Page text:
WHEREAS American fighting men and fighting men of other nations of the United Nations are now engaged in deadly combat with the forces of aggression in Korea, and forces of the United States are stationed elsewhere overseas for the purpose of participating in the defense of the Atlantic Community against aggression; and
WHEREAS the weapons and other materials needed by our armed forces and by those joined with us in the defense of the free world are produced to a great extent in this country, and steel is an indispensable component of substantially all of such weapons and materials; and
WHEREAS steel is likewise indispensable to the carrying out of programs of the Atomic Energy Commission of vital importance to our defense efforts; and
WHEREAS a continuing and uninterrupted supply of steel is also indispensable to the maintenance of the economy of the United States, upon which our military strength depends; and
WHEREAS a controversy has arisen between certain companies in the United States producing and fabricating steel and the elements thereof and certain of their workers represented by the United Steel Workers of America, CIO, regarding terms and conditions of employment; and
WHEREAS the controversy has not been settled through the processes of collective bargaining or through the efforts of the Government, including those of the Wage Stabilization Board, to which the controversy was referred on December 22, 1951, pursuant to Executive Order No. 10233, and a strike has been called for 12:01 A.M., April 9, 1952; and
WHEREAS a work stoppage would immediately jeopardize and imperil our national defense and the defense of those joined with us in resisting aggression, and would add to the continuing danger of our soldiers, sailors, and airmen engaged in combat in the field; and
WHEREAS in order to assure the continued availability of steel and steel products during the existing emergency, it is necessary that the United States take possession of and operate the plants, facilities, and other property of the said companies as hereinafter provided:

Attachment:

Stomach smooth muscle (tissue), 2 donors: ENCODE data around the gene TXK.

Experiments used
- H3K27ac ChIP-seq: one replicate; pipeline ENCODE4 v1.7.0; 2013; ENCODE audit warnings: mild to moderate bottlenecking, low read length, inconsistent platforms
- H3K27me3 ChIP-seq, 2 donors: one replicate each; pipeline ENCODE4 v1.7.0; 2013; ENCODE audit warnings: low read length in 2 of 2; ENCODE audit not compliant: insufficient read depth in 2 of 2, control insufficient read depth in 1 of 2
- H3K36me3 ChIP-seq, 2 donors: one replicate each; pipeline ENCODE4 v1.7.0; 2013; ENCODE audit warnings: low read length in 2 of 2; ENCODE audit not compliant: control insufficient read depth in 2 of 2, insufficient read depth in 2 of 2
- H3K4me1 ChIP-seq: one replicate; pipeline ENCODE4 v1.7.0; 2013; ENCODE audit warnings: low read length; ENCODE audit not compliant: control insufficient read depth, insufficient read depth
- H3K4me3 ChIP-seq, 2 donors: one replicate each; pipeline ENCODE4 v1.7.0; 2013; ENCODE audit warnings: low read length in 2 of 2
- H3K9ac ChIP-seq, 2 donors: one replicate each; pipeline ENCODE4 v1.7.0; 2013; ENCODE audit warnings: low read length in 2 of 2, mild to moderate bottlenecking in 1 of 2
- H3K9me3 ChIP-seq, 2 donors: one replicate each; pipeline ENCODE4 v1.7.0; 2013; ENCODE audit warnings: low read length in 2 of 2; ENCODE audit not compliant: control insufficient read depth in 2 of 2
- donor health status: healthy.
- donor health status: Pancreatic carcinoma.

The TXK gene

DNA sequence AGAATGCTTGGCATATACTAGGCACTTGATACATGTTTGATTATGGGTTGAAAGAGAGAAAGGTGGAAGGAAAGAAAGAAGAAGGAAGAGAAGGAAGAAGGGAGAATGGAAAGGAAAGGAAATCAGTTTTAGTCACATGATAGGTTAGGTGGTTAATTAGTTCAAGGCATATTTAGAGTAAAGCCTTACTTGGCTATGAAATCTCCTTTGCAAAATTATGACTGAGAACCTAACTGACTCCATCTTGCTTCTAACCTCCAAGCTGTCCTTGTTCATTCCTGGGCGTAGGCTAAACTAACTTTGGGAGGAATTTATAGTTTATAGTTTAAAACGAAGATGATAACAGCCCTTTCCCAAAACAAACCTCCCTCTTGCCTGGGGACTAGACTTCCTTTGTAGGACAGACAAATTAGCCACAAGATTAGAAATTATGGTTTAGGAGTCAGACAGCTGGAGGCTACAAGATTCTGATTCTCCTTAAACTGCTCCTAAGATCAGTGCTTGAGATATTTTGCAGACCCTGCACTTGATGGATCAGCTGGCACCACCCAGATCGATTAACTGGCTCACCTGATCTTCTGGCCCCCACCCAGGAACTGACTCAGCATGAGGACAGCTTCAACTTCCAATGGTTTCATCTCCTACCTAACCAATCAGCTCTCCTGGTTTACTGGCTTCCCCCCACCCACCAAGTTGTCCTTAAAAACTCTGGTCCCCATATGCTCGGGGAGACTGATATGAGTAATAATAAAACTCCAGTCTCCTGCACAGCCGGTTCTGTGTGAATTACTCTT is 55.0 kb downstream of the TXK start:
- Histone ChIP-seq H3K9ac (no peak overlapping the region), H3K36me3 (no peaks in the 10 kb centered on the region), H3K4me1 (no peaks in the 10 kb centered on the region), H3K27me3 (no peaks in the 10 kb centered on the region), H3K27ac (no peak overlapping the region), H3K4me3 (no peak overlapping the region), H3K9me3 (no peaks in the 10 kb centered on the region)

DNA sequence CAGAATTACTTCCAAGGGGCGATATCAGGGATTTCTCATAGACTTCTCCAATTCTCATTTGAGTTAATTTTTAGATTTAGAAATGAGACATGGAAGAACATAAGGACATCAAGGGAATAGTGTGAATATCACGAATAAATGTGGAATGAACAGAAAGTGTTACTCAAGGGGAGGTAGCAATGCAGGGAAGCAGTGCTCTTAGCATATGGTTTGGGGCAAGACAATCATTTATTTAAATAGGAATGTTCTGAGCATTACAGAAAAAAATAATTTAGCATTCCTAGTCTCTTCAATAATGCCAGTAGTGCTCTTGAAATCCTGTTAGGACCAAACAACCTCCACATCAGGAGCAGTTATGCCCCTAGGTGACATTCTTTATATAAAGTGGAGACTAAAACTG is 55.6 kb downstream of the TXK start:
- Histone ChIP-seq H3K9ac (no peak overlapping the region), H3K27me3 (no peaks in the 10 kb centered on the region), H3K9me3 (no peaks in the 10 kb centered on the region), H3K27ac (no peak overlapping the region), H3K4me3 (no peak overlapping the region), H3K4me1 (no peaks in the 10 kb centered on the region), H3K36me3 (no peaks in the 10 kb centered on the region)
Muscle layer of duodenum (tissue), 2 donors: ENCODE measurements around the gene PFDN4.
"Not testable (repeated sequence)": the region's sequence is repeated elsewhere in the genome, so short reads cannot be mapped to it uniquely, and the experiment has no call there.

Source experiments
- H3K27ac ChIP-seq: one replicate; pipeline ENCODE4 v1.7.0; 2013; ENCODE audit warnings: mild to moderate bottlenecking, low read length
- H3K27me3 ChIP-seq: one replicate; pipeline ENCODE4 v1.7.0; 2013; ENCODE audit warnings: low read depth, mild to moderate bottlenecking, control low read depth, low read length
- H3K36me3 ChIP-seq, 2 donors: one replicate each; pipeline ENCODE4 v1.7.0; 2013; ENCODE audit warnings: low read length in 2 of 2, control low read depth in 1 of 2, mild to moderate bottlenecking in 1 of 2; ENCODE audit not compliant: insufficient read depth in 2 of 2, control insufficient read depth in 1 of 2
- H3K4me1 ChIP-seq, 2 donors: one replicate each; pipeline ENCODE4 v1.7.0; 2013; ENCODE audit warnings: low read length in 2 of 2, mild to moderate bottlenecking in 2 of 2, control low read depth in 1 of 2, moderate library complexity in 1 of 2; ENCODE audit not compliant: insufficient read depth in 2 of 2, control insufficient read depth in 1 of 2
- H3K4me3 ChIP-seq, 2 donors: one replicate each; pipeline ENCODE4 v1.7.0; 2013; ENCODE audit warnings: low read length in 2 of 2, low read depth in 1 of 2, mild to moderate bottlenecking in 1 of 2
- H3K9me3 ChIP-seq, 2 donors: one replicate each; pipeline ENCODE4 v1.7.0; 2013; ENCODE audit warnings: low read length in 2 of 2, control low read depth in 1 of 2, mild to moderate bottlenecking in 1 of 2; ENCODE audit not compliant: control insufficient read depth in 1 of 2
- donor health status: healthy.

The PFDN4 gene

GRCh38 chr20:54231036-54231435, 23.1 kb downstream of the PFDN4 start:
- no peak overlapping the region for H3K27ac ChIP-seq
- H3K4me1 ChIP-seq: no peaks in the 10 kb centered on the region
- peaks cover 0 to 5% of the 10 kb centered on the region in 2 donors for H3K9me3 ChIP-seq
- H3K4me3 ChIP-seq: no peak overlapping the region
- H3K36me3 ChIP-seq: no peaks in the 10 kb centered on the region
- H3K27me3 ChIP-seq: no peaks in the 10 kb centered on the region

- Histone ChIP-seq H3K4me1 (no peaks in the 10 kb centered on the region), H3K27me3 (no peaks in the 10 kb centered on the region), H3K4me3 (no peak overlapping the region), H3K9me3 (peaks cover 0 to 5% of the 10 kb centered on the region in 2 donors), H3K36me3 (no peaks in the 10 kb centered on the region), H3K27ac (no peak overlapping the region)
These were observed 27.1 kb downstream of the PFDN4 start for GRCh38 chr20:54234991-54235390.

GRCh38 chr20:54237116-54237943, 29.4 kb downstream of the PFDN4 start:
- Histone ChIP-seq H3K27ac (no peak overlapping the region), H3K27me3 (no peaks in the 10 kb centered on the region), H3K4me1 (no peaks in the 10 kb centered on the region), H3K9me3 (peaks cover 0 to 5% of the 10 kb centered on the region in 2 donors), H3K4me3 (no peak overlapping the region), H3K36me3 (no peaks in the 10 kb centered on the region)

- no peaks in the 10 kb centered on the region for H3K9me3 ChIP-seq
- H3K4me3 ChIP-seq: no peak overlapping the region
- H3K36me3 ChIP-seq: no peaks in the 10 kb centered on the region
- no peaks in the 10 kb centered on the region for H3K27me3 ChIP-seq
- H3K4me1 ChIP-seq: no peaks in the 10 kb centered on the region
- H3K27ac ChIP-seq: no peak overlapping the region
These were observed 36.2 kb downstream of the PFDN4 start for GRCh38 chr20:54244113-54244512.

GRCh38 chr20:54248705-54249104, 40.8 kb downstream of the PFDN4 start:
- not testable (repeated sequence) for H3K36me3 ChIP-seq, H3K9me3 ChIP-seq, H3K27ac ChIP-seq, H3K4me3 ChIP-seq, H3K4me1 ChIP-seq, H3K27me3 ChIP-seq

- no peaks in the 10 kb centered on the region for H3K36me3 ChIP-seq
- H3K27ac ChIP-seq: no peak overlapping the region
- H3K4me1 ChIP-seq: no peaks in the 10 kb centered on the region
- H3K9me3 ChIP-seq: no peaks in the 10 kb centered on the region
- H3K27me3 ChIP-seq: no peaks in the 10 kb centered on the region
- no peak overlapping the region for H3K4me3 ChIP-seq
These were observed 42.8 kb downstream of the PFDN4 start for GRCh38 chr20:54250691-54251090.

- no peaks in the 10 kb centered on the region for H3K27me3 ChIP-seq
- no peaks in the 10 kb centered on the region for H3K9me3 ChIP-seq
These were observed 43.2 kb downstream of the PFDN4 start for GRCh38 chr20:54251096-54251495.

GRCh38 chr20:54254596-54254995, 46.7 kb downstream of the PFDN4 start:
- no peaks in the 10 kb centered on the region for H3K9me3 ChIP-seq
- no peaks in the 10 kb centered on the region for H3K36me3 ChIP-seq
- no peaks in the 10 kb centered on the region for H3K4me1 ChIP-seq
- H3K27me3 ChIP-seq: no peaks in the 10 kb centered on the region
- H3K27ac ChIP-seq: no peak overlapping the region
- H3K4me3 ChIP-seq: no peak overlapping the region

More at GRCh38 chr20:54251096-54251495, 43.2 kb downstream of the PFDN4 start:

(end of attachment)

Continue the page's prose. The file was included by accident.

NOW, THEREFORE, by virtue of the authority vested in me by the Constitution and laws of the United States, and as President
of the United States and Commander in Chief of the armed forces of the United States, it is hereby ordered as follows:
1. The Secretary of Commerce is hereby authorized and directed to take possession of all or such of the plants, facilities, and other property of the companies named in the list attached hereto, or any part thereof, as he may deem necessary in the interests of national defense; and to operate or to arrange for the operation thereof and to do all things necessary for, or incidental to, such operation.
2. In carrying out this order the Secretary of Commerce may act through or with the aid of such public or private instrumentalities or persons as he may designate; and all Federal agencies shall cooperate with the Secretary of Commerce to the fullest extent possible in carrying out the purposes of this order.
3. The Secretary of Commerce shall determine and prescribe terms and conditions of employment under which the plants, facilities, and other properties possession of which is taken pursuant to this order shall be operated. The Secretary of Commerce shall recognize the rights of workers to bargain collectively through representatives of their own choosing and to engage in concerted activities for the purpose of collective bargaining, adjustment of grievances, or other mutual aid or protection, provided that such activities do not interfere with the operation of such plants, facilities, and other properties.
4. Except so far as the Secretary of Commerce shall otherwise provide from time to time, the managements of the plants, facilities, and other properties possession of which is taken pursuant to this order shall continue their functions, including the collection and disbursement of funds in the usual and ordinary course of business in the names of their respective companies and by means of any instrumentalities used by such companies.
5. Except so far as the Secretary of Commerce may otherwise direct, existing rights and obligations of such companies shall remain in full force and effect, and there may be made, in due course, payments of dividends on stock, and of principal, interest, sinking funds, and all other distributions upon bonds, debentures, and other obligations, and expenditures may be made for other ordinary corporate or business purposes.
6. Whenever in the judgment of the Secretary of Commerce further possession and operation by him of any plant, facility, or other property is no longer necessary or expedient in the interest of national defense, and the Secretary has reason to believe that effective future operation is assured, he shall return the possession and operation of such plant facility, or other property to the company in possession and control thereof at the time possession was taken under this order.
7. The Secretary of Commerce is authorized to prescribe and issue such regulations and orders not inconsistent herewith as he may deem necessary or desirable for carrying out the purposes of this order; and he may delegate and authorize subdelegation of such of his functions under this order as he may deem desirable.
HARRY S. TRUMAN